Zulu Christians Massacred PDF Print E-mail

Volume 2 1994

Three people were killed and eleven wounded when terrorists attacked a Zionist Church near Escort in Natal/KwaZulu on Good Friday, April 1.

The dead were identified as Mr S Hadebe, Mr M. Mvelasa, and Mr P. Hadebe. Thirty-two spent AK-47 cartridges were found outside and another seven cartridges were found inside the church.

In a separate incident, two women and seven children from the same family were hacked and shot to death at Nkulu, near Port Shepstone, in Natal. Pastor Ndukuyenji Mzelemu fled through a window when armed men forced their way into his home. By the time he returned with policemen and soldiers his mother, wife, and six of his daughters lay hacked and shot to death on the ground. Only the pastor’s daughter, Elizabeth (20 years old) and three other children survived by hiding in a wardrobe.

On Easter Sunday at Bhambayi, near Durban, Ethel Danisa (25 years old) was shot to death as she knelt in prayer beside a wooden cross, erected for the victims of violence.

While there were conflicting accusations of who was to blame for these anti- Christian atrocities, some observers noted that the pattern of these attacks were similar to the attack on St. James Church in Cape Town (July 25, 1993) and the massacre of worshippers at a service in Bisho, Ciskei in March 1994.


You can imagine my amazement when the radio interviewer asked me to explain why the Zulus had attacked the ANC headquarters in Johannesburg! It was a live interview with a US radio network and I was shocked yet once again at how so much of the news from South Africa can be so distorted out of all recognition to reality.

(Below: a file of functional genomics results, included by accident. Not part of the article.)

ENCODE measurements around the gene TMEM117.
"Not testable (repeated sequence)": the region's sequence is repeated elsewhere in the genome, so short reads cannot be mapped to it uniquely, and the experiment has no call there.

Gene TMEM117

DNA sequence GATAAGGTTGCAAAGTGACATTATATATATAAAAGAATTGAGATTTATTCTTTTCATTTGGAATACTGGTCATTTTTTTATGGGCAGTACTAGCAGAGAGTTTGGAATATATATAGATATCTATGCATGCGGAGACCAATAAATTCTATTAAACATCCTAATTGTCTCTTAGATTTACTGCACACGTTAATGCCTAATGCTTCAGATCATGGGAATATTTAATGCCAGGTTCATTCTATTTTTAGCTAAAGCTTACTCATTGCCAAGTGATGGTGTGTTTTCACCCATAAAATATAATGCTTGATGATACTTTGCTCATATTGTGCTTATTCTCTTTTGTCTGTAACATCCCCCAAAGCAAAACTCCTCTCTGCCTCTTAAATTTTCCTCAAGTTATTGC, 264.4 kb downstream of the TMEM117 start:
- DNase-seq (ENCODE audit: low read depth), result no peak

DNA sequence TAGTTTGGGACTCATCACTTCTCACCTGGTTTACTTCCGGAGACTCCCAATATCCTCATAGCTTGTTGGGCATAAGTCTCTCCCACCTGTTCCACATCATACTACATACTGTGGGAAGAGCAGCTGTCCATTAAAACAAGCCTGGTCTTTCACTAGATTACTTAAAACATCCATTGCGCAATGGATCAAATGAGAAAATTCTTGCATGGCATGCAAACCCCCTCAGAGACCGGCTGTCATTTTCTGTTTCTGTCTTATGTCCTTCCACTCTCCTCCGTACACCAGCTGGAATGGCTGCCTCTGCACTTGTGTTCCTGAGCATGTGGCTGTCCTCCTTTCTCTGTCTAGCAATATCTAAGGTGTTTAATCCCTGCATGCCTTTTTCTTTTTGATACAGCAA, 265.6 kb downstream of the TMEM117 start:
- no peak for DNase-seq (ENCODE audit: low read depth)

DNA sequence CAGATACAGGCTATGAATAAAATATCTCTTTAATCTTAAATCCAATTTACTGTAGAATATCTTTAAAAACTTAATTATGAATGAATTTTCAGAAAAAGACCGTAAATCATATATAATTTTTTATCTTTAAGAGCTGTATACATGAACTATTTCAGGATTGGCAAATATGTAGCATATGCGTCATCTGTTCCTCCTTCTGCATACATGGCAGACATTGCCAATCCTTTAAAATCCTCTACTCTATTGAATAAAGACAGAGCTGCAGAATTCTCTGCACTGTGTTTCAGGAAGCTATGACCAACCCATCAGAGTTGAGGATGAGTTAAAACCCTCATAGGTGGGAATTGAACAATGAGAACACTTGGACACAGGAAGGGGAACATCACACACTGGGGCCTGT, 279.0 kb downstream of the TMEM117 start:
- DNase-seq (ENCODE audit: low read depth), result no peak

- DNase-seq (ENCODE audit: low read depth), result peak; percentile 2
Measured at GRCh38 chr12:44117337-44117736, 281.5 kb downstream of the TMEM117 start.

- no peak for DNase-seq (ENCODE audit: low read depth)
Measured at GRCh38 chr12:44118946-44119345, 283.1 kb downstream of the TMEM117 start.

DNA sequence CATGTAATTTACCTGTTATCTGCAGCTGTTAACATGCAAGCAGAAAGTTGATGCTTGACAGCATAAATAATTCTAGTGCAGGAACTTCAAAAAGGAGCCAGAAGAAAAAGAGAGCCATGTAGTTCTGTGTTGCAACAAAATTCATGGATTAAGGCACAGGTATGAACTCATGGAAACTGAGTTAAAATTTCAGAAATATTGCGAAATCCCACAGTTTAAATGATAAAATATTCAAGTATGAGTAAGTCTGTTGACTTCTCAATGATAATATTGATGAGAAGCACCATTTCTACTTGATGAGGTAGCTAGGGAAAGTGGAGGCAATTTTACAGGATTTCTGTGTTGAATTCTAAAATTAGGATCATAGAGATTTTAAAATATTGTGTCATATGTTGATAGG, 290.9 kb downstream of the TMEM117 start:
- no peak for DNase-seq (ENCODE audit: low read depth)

So much of the fight for faith and freedom is a war of words. A battle for the mind. A struggle for information and over communication. Ideas and perceptions. And yet again the humanists had covered up an atrocity of the ANC and transformed the Zulu victims into the villains!

On March 28 tens of thousands of Zulus travelled to attend a Royal Rally in Johannesburg. The huge crowd was cheerful and peaceful as they gathered in support of their King’s call for the sovereignty of the Zulu Kingdom to be recognised. Suddenly and without any warning snipers positioned on six rooftops opened fire on a crowd of Zulus walking down Market Street. From Shell House - which accommodates the ANC offices - and from other buildings nearby ANC gunman fired automatic weapons indiscriminately into the Zulu crowd.

The ANC’s claim that they fired in self defence was ludicrous. 53 Zulu’s were shot dead and 400 wounded but not a single ANC member was harmed.

The Chairman of the National Peace Secretariat and journalists present reported that the Zulu marchers were peaceful and the massacre was completely unprovoked. Photographs taken of the massacre show that the Zulus were carrying traditional tribal sticks and cowhide shields. No firearms were visible.

A search warrant was issued for the SA Police to enter the ANC headquarters and confiscate any illegal weapons - but this warrant was not carried out due to an agreement between ANC leader Nelson Mandela and President de Klerk That this atrocity and travesty of justice could ever have been presented to an overseas audience as a Zulu attack on the ANC is an indictment on those journalists concerned. Over 300 leaders and thousands of members of the mostly Zulu Inkatha Freedom Party have been murdered over the last 4 years - but that is seldom reported either.

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